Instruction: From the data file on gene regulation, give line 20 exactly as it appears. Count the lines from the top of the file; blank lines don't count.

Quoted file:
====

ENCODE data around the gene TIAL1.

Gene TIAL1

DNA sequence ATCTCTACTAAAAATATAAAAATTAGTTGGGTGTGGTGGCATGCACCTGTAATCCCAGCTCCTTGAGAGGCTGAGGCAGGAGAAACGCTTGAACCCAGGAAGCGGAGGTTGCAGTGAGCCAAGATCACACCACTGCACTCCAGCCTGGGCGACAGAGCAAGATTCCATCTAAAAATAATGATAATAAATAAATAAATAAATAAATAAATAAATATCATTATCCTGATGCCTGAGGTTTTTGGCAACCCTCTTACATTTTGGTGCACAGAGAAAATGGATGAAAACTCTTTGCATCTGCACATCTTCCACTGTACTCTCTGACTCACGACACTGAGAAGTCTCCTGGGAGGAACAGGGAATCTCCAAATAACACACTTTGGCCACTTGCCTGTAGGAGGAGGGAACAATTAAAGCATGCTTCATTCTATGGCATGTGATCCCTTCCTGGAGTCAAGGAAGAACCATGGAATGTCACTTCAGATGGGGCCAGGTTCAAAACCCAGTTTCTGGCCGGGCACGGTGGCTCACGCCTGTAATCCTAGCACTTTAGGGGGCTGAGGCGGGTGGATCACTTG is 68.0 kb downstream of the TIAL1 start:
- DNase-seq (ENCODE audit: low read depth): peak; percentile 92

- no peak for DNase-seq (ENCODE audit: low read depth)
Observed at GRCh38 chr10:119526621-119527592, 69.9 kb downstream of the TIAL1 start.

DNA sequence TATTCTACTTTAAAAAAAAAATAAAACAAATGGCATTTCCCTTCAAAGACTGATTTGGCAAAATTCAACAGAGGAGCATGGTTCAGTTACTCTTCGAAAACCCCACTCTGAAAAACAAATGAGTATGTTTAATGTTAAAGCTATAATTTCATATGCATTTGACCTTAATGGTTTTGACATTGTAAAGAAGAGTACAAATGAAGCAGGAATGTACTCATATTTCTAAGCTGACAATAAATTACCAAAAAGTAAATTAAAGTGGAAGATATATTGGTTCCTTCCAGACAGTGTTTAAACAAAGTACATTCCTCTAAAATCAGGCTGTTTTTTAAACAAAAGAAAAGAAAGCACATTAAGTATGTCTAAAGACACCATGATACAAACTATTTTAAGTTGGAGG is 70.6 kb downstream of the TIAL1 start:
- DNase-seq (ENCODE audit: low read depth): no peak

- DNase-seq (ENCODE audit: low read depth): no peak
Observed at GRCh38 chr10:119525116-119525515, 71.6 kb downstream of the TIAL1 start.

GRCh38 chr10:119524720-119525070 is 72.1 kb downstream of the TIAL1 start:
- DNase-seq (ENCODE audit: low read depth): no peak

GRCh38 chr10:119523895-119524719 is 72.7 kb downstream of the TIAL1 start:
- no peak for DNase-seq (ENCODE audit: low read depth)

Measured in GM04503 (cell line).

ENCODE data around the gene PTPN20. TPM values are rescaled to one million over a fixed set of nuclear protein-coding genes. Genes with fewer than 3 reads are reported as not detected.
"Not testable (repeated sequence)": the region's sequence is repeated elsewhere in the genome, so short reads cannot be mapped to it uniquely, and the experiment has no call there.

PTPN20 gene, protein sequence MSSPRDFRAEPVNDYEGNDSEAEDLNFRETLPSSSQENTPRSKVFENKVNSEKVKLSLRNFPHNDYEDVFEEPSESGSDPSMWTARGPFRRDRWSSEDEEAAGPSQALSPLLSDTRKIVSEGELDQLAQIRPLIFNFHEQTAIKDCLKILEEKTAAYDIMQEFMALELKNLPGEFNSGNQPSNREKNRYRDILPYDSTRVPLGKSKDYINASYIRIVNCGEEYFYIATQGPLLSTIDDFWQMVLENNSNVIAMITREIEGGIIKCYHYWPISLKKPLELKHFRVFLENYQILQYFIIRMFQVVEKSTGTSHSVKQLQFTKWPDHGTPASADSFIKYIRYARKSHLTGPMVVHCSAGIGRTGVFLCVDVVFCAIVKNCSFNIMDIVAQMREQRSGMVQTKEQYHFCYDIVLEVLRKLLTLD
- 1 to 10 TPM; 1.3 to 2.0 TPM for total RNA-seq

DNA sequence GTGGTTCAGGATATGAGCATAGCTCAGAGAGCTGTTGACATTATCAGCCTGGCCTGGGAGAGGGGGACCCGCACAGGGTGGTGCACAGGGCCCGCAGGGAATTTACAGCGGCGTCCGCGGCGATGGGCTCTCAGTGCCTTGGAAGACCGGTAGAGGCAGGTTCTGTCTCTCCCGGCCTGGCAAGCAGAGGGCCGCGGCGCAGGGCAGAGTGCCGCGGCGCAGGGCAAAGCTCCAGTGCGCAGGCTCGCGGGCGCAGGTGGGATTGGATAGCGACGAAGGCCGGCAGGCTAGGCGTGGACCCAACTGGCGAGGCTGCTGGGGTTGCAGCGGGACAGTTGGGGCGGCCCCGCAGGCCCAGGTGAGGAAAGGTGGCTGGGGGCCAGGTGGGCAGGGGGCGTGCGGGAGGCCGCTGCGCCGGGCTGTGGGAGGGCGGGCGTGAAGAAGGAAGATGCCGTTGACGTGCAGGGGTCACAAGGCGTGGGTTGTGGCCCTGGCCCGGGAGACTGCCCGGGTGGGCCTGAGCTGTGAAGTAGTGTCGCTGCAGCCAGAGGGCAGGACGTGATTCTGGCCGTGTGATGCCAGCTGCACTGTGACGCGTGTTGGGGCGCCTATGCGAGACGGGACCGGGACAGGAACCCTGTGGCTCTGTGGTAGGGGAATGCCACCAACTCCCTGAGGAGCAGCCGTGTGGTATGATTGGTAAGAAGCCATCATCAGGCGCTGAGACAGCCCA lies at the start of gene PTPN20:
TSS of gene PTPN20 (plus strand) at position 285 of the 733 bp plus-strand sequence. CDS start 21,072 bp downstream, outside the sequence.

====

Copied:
DNA sequence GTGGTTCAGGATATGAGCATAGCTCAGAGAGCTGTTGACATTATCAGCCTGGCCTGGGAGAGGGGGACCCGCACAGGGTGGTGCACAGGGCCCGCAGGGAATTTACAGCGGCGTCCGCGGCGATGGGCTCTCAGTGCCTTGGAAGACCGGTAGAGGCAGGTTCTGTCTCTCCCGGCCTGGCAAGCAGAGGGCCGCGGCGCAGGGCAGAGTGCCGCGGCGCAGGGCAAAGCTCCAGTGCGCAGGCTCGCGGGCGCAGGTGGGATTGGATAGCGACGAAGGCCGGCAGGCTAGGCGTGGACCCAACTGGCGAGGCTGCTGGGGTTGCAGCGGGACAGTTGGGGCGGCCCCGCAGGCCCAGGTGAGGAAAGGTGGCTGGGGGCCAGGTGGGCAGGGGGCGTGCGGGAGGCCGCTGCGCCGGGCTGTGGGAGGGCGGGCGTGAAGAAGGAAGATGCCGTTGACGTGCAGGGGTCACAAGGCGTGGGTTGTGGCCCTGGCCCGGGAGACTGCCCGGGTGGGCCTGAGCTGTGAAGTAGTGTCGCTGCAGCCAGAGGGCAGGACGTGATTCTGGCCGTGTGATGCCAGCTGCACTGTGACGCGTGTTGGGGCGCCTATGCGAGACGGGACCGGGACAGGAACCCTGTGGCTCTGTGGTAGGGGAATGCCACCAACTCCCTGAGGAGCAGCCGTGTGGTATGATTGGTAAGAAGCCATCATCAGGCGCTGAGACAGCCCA lies at the start of gene PTPN20: